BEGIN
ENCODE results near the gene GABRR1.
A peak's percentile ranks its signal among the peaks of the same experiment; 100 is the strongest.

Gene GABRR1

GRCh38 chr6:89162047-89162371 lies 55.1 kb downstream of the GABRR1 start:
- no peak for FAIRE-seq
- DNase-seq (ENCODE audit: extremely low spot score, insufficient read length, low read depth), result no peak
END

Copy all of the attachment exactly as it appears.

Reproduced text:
ENCODE results near the gene GABRR1.
A peak's percentile ranks its signal among the peaks of the same experiment; 100 is the strongest.

Gene GABRR1

GRCh38 chr6:89162047-89162371 lies 55.1 kb downstream of the GABRR1 start:
- no peak for FAIRE-seq
- DNase-seq (ENCODE audit: extremely low spot score, insufficient read length, low read depth), result no peak